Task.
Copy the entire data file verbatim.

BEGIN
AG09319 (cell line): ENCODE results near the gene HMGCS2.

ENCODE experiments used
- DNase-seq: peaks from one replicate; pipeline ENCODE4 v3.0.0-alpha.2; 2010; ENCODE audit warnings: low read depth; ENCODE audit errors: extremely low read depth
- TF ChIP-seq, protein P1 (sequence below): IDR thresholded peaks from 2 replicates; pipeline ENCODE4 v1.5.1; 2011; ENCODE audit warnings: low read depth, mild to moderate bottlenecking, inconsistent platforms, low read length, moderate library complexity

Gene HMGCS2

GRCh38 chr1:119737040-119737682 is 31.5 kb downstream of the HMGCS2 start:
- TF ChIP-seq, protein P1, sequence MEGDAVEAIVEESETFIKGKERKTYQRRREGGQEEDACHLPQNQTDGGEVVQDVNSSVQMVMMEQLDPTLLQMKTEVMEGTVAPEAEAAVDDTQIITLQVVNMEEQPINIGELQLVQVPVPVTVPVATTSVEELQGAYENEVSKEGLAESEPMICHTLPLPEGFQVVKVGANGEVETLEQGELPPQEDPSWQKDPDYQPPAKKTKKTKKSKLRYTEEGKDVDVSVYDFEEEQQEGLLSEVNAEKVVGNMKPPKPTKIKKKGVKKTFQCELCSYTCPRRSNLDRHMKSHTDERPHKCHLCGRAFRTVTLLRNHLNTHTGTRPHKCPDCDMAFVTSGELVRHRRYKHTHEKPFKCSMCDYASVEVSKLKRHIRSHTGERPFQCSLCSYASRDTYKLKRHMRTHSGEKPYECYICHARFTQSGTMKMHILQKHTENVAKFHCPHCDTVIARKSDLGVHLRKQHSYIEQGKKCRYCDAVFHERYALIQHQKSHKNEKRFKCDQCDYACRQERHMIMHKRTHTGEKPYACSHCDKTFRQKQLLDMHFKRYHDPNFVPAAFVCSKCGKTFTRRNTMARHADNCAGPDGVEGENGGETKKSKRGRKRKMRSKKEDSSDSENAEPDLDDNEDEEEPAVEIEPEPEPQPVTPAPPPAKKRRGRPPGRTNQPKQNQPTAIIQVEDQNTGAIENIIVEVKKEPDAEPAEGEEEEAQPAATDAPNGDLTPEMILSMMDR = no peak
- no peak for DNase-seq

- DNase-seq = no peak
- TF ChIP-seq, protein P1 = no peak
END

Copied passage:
AG09319 (cell line): ENCODE results near the gene HMGCS2.

ENCODE experiments used
- DNase-seq: peaks from one replicate; pipeline ENCODE4 v3.0.0-alpha.2; 2010; ENCODE audit warnings: low read depth; ENCODE audit errors: extremely low read depth
- TF ChIP-seq, protein P1 (sequence below): IDR thresholded peaks from 2 replicates; pipeline ENCODE4 v1.5.1; 2011; ENCODE audit warnings: low read depth, mild to moderate bottlenecking, inconsistent platforms, low read length, moderate library complexity

Gene HMGCS2

GRCh38 chr1:119737040-119737682 is 31.5 kb downstream of the HMGCS2 start:
- TF ChIP-seq, protein P1, sequence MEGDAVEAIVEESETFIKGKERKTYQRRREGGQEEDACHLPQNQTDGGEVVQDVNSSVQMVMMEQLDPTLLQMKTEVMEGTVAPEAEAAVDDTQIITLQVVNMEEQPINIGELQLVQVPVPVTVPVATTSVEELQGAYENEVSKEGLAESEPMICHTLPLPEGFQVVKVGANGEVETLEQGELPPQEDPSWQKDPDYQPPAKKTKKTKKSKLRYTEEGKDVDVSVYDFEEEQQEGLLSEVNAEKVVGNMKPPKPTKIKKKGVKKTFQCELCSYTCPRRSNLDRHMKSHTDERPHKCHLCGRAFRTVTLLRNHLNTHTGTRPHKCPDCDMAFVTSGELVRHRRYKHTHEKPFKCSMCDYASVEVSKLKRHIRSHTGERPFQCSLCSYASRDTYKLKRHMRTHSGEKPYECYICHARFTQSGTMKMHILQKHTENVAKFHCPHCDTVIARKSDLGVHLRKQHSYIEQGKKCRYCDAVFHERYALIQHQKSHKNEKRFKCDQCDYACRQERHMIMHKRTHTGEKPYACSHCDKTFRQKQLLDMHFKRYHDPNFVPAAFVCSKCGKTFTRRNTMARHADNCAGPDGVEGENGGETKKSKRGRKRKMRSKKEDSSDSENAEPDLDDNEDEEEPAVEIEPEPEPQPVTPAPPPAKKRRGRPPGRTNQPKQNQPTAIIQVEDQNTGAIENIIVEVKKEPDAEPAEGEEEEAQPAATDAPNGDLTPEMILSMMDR = no peak
- no peak for DNase-seq

- DNase-seq = no peak
- TF ChIP-seq, protein P1 = no peak